Politicians in Israel are extremely respectful of terror victims, as they should be. But they often cross the line from respectful to patronizing, as if terror victims can’t be taken seriously, since whatever they say is driven by deep, personal pain, not rational thinking.
Such an attitude not only denies the terror victims a voice, but denies the security establishment and the public valuable input from people who have lived with the effects of past mistakes and dedicated thought and energy to correcting them for the sake of others.
Take, for instance, the parents of Hadar Goldin, Hy”d, whose body was snatched three years ago in Operation Protective Edge by Hamas terrorists, during what was supposed to have been a ceasefire. His father, Professor Simcha Goldin, heads the Goldstein-Goren Diaspora Research Center in Tel Aviv University and teaches in the Jewish History Department. He served as a reserve battalion commander in the IDF until the age of 50.
Hadar’s mother, Leah, has a Ph.D. in Computer Science from the Technion and is CEO of an independent consulting firm specializing in system and software engineering. She also lectures in several colleges.
Surely, their opinions on how to force Hamas to return the body of their son and that of Oron Shaul, Hy”d, who was kidnapped during the same war, are worthy of consideration by the political and military echelons. The Goldins are not making irrational demands in order to get back the remains of their son. They are not calling for another Gilad Shalit prisoner exchange that sees the release of more than 1,000 dangerous security prisoners just so that they can have a grave to visit.
They are merely asking that the government end visitations by families of terrorist prisoners, so that those families will in turn put pressure on Hamas to release the Israeli soldiers (the government has ended visits of families who live in Gaza, but not of those living in Yehudah and Shomron). Ironically, the government itself voted to end such visitations, but has failed to abide by its own decisions, forcing the Goldins to turn to the High Court of Justice.
“We must make Hamas understand that holding Israeli soldiers hostage is not an asset, but a burden,” they said in a statement. “The pressure must make it clear that Israel will extract a high price for every day that they hold our soldiers hostage.”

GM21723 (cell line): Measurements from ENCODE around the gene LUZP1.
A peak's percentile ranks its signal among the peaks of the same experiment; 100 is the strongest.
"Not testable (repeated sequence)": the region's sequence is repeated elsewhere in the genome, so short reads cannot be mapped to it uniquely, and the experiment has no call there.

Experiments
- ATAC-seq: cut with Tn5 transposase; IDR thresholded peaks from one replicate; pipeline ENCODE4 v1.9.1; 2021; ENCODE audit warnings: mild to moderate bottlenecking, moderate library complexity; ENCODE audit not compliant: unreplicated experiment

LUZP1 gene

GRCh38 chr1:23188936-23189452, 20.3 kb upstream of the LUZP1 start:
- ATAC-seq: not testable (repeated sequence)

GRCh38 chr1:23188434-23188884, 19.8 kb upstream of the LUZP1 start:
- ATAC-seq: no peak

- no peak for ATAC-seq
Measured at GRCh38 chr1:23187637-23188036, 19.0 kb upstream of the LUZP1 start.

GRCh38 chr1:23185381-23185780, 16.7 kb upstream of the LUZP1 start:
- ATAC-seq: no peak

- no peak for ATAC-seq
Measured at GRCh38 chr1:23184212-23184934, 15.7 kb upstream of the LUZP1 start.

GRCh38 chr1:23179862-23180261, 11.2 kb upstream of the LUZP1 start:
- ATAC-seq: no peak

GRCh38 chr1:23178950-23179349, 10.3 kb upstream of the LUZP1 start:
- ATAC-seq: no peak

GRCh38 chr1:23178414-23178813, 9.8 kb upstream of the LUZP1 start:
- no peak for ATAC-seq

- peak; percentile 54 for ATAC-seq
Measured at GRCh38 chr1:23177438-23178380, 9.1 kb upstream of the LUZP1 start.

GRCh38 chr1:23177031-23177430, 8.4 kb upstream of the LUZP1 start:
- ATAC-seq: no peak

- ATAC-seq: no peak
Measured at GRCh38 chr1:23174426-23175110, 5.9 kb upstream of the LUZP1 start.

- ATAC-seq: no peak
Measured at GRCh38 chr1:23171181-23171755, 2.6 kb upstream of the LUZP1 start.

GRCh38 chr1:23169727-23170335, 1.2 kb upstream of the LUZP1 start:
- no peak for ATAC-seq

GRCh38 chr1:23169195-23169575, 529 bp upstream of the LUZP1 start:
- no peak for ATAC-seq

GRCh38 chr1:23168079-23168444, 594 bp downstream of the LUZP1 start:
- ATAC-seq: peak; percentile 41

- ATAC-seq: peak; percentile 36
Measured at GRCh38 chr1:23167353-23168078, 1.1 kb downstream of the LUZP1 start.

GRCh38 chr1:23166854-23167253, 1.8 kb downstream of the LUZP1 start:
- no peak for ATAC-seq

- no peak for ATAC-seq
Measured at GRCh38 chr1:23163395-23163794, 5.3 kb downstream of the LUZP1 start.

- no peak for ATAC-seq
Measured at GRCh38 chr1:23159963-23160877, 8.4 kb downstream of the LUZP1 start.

A second eminently reasonable demand is that the government refuse to release the bodies of the Hamas and Islamic Jihad terrorists who were killed last week while digging a terror tunnel into Israel, until the bodies of their son and Shaul are released. To be sure, Prime Minister Binyamin Netanyahu this week said, “There will be no free gifts,” and pledged not to release the bodies until Israel gets its soldiers, but, based on past experience, that’s not enough. He needs to be pressured to do the right thing, by the public and the High Court, which this week gave the government 10 days to respond to the Goldins on why family visitations for security prisoners are being allowed.
Other victims of terror are also making their voices heard. Hadas Mizrachi, whose husband Baruch, Hy”d, was gunned down three years ago on Erev Pesach, began a hunger strike on Sunday to demand funding to improve the safety of roads in Yehudah and Shomron.
“I’ve been left alone with four orphans. This is an attack you could have prevented! Don’t close your eyes to this,” she told Netanyahu at a Likud faction meeting on Monday. “So far, I’ve heard promises from the prime minister, from MKs at the shivah, at funerals I go to. We’re tired of hearing promises. If there had been [cell phone] reception, if there had been lighting on the road, maybe Baruch would’ve been saved.”
Adva Biton, whose daughter Adele, Hy”d, was critically hurt in March 2013 and passed away two years later at age four and a half, is also demanding funding that can save lives.
“We’re tired of being second class for everything,” she said. “We don’t deserve anything by law. Roads, infrastructure, security for the communities. Why do we have to beg for basic things?”
Something on the order of NIS 800 million is needed to build roads that bypass dangerous Arab villages, to add lighting and to improve cell-phone coverage. That’s a bargain to protect the residents of Yehudah and Shomron, to prevent the next Baruch Mizrachi, the next Adele Biton, Hy”d.
As long as the terror victims stand alone, they can be ignored and pushed off by the government. They need the backing of the people, for their own healing and so that their legitimate concerns will be heard by the powers that be.
The Goldins, the Bitons, the Mizrachis are part of a tragically large community of grieving families who deserve to be remembered more than once a year on Memorial Day, and who deserve to be respected, not patronized.